NASIG Core Competencies for Print Serials Management

NASIG Newsletter, Feb 2016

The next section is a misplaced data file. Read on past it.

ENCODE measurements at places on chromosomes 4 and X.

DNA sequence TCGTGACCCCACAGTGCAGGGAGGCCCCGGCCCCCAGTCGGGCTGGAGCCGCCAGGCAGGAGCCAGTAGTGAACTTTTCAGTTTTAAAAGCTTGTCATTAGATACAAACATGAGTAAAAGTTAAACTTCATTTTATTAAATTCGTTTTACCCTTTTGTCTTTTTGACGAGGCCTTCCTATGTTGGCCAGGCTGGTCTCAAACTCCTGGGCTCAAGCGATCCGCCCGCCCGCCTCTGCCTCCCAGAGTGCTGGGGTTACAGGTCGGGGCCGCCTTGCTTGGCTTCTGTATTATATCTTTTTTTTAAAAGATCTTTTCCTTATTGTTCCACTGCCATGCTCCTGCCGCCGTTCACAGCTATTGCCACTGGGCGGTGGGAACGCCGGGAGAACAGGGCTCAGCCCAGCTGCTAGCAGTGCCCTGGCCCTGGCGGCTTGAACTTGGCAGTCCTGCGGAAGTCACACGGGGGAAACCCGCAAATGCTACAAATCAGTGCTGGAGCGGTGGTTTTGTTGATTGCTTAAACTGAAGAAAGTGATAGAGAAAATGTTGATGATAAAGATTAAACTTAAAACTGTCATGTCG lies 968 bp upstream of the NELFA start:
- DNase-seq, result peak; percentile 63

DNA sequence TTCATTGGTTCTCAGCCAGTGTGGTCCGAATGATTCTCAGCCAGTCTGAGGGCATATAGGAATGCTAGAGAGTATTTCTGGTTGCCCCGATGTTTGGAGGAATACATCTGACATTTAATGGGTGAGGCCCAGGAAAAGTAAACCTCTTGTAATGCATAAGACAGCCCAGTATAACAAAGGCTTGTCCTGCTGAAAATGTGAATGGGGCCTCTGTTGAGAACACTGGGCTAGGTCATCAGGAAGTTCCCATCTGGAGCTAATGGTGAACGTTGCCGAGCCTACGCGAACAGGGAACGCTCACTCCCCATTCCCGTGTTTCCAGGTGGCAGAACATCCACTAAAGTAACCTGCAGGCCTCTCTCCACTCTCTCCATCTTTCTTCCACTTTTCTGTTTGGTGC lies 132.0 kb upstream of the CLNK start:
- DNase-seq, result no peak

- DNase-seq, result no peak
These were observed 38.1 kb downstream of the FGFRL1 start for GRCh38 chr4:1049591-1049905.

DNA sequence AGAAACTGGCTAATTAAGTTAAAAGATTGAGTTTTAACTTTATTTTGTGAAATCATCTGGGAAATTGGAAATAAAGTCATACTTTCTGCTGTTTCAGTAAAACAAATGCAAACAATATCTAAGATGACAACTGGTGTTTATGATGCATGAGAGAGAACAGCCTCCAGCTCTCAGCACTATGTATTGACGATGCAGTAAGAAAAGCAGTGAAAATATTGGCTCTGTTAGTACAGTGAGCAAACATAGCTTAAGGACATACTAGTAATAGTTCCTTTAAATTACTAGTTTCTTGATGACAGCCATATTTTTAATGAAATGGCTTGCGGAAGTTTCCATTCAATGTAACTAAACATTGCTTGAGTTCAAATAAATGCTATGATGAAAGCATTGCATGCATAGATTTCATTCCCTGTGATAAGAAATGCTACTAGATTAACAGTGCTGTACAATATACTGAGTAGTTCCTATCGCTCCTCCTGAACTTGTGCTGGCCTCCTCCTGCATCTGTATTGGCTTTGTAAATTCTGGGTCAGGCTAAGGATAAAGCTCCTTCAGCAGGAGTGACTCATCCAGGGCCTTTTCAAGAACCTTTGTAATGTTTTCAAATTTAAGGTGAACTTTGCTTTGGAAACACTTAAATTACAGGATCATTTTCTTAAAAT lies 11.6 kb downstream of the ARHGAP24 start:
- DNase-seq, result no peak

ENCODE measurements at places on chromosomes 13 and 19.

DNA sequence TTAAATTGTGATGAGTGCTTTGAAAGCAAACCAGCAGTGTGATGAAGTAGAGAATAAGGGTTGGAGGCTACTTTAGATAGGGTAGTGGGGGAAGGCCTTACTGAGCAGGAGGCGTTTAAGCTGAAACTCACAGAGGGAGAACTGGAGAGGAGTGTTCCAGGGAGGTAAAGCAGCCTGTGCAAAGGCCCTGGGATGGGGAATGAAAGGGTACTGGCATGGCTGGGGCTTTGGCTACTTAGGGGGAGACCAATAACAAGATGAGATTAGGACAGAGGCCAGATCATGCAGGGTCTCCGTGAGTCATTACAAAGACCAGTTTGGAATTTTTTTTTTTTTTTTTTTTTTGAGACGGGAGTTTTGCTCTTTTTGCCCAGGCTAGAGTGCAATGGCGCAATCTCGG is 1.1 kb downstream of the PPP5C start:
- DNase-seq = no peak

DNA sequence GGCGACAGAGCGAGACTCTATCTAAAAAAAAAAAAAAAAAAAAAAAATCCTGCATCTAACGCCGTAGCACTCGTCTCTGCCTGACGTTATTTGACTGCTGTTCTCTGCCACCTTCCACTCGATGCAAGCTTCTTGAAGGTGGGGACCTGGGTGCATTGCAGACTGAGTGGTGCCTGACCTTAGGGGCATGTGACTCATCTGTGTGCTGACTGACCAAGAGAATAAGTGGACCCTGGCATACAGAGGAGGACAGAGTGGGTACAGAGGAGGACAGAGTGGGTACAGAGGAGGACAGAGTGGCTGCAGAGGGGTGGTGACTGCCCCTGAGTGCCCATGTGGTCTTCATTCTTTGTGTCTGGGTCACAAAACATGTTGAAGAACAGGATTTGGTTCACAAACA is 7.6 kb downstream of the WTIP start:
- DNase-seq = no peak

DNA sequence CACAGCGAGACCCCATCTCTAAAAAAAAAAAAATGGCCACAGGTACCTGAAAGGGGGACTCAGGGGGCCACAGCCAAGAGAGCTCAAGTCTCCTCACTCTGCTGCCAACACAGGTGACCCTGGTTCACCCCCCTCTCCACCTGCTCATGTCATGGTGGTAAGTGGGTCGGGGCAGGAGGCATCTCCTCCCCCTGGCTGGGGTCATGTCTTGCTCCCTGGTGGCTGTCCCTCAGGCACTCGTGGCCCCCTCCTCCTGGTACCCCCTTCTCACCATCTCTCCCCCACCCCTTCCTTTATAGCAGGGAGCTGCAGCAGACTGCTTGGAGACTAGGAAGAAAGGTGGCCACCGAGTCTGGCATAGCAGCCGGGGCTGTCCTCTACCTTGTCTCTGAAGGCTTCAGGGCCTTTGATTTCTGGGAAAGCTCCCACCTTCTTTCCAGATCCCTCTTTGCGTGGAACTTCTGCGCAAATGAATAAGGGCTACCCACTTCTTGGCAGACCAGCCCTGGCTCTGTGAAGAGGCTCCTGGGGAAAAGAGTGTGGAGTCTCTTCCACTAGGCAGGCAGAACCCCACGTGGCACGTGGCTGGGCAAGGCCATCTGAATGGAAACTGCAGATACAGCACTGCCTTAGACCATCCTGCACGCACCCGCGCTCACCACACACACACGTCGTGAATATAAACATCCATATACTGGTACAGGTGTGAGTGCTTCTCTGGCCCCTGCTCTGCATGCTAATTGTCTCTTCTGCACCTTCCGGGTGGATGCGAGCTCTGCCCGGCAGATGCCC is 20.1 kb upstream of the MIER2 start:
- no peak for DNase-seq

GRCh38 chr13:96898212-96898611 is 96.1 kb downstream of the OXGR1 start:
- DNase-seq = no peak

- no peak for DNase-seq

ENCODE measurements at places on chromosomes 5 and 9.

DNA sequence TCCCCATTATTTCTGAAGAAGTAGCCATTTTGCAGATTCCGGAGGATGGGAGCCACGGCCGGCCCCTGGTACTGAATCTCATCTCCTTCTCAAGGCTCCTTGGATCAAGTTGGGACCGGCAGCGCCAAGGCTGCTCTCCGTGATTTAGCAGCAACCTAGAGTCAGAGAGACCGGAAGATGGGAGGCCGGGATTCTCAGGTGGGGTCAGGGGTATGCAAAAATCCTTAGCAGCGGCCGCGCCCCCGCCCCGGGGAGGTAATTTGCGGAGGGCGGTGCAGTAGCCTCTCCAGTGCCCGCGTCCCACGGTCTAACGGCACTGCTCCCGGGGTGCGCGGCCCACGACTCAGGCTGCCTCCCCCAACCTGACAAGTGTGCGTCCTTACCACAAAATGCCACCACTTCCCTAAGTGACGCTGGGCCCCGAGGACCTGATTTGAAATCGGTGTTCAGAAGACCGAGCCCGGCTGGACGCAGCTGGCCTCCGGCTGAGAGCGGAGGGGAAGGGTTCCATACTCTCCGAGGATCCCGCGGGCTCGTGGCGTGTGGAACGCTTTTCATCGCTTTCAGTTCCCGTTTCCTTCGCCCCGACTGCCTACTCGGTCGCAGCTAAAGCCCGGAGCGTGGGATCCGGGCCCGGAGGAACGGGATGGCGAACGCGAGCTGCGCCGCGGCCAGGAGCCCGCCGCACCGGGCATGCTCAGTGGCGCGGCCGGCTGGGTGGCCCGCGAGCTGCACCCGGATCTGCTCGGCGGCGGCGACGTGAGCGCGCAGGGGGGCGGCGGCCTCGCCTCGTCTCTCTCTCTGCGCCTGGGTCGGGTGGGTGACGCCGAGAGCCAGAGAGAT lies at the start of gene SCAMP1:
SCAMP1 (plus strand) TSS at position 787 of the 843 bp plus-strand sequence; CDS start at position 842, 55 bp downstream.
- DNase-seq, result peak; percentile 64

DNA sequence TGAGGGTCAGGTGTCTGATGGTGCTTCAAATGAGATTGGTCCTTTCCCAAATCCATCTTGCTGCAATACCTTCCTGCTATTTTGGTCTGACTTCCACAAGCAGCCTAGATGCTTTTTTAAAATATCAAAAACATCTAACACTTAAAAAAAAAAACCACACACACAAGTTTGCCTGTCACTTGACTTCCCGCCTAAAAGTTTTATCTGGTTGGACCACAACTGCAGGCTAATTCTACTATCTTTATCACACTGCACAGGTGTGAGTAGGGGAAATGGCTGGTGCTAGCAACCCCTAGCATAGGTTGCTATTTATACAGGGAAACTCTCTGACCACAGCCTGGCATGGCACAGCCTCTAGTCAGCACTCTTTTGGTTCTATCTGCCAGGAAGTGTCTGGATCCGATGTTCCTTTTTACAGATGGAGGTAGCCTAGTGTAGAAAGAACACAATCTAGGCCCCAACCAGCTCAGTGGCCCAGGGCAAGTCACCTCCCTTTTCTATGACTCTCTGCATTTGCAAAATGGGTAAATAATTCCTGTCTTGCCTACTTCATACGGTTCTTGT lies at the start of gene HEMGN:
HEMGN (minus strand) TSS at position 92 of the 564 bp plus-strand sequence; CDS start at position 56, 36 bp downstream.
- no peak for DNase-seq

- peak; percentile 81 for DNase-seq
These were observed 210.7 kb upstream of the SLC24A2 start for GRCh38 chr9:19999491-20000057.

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NASIG Core Competencies for Print Serials Management